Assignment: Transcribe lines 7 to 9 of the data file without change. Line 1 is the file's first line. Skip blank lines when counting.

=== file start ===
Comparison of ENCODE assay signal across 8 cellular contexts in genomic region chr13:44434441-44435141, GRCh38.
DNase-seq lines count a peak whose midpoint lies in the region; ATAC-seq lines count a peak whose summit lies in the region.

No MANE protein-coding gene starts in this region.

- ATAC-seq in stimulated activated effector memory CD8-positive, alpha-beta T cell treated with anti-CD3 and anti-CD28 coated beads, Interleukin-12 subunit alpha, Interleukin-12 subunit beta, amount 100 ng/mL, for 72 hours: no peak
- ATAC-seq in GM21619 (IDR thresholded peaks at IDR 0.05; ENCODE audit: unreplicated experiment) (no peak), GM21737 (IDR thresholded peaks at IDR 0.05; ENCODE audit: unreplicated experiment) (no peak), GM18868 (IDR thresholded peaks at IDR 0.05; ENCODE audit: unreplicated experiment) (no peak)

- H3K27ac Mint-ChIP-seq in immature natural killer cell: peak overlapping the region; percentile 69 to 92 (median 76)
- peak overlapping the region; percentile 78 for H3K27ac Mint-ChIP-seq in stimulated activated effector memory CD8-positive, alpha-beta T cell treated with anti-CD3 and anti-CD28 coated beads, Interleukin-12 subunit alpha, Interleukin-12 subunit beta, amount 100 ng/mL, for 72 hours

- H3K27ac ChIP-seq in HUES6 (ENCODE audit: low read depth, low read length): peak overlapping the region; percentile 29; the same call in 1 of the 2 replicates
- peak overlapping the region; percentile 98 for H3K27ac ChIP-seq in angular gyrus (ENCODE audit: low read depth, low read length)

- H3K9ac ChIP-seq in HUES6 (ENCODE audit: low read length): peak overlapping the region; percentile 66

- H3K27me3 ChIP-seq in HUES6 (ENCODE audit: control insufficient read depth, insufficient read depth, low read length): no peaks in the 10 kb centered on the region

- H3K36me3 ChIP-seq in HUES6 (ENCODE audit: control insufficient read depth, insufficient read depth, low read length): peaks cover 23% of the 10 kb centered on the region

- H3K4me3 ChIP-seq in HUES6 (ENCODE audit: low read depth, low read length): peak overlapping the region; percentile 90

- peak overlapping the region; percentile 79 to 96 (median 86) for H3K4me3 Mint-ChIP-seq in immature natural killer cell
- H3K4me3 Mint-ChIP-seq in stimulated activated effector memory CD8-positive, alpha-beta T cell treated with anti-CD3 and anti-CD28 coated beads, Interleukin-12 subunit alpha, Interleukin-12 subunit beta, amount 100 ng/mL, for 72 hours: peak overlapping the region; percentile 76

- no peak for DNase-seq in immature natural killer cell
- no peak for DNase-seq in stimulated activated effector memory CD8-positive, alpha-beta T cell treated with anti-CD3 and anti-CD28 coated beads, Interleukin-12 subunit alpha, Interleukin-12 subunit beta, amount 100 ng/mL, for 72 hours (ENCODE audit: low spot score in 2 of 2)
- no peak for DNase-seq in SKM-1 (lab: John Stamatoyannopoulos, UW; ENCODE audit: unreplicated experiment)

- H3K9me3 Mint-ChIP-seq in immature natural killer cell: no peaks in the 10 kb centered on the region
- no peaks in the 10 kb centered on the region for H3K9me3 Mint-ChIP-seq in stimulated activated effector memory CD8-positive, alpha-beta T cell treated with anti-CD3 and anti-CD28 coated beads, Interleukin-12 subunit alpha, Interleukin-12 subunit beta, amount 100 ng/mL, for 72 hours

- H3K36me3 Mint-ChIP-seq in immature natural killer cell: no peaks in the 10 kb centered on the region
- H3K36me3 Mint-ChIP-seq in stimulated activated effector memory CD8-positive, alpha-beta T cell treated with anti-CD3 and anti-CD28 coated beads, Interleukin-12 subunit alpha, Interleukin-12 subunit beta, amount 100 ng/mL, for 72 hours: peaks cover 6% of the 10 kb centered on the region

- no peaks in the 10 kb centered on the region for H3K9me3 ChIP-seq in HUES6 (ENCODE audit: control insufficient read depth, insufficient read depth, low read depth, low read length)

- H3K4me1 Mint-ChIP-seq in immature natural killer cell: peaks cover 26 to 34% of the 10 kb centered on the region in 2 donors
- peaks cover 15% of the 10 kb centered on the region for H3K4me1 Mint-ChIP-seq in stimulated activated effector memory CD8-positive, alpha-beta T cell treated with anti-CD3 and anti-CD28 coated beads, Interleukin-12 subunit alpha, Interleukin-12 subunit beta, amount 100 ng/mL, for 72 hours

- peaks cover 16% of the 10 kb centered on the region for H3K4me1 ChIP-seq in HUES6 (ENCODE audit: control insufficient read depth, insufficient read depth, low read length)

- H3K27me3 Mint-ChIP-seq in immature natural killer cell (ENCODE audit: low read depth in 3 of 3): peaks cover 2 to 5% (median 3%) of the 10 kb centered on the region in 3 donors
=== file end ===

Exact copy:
- peak overlapping the region; percentile 78 for H3K27ac Mint-ChIP-seq in stimulated activated effector memory CD8-positive, alpha-beta T cell treated with anti-CD3 and anti-CD28 coated beads, Interleukin-12 subunit alpha, Interleukin-12 subunit beta, amount 100 ng/mL, for 72 hours

- H3K27ac ChIP-seq in HUES6 (ENCODE audit: low read depth, low read length): peak overlapping the region; percentile 29; the same call in 1 of the 2 replicates
- peak overlapping the region; percentile 98 for H3K27ac ChIP-seq in angular gyrus (ENCODE audit: low read depth, low read length)